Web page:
I have a possibly unrealistic definition of what it is to be “fit”. If you can do it in twice the time of the world record then you’re good to go. No, not a good athlete but you meet my rough and ready standard of fit. The mile is 4 minutes or so. So, if you can run two miles in 16 minutes then you meet my standard. And that’s not, if we’re honest about it, all that tough a target. This is a near 4 hour marathon if continued for that distance. Something thousands upon thousands manage at every public race. Yes, OK, a marathon is harder than two miles but…..

And now?

Specifically, without a separate, minimum standard for combat arms, the requirements to join the nation’s combat forces could soon be as low as performing ten push-ups in two minutes, running two miles in twenty-one minutes, deadlifting 140 pounds three times, and performing only one repetition of a leg tuck or, failing that, two minutes of a plank exercise.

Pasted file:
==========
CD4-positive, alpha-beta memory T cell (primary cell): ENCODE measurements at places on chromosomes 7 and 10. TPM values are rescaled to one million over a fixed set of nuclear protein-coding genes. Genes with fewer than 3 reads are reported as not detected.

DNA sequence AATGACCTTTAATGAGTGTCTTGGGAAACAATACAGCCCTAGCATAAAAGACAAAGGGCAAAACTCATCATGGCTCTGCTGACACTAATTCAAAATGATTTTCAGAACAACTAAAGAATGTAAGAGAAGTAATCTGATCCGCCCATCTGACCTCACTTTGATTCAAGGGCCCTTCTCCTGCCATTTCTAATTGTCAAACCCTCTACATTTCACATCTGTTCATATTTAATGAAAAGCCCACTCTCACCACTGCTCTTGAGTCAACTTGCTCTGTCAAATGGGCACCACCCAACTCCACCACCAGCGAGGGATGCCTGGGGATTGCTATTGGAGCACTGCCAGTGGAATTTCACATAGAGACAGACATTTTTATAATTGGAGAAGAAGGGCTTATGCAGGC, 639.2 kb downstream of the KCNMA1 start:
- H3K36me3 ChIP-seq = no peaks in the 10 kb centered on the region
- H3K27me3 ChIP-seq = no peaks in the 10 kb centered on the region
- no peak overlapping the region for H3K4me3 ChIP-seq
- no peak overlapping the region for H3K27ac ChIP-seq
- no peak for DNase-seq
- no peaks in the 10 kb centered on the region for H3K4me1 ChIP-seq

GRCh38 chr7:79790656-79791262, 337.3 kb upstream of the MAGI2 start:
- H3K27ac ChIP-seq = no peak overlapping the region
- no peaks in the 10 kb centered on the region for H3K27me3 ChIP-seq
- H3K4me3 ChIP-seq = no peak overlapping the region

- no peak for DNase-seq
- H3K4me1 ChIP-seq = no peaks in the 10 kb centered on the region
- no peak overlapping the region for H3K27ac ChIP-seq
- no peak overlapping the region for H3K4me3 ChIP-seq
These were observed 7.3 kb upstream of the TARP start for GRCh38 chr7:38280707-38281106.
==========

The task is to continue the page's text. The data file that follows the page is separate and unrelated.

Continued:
The British tests are here. They look superficially similar. But they’re minimum entry level for the Army, not for combat roles……

Fun question

makes me wonder about his pension. He was an Admiral, Field Marshal and Air Marshal. Did he earn three salaries and hence three pensions ?

Anne’s bloke, Timothy whatever, he made Vice Admiral as an actual job. Sure, pushed more than a bit but still. So, full pay and pension.

Philip definitely did enough years active service to get some pension, possibly a gratuity back then, possibly an actual pension.

But those Royal ranks, hmm, well?

Not sure: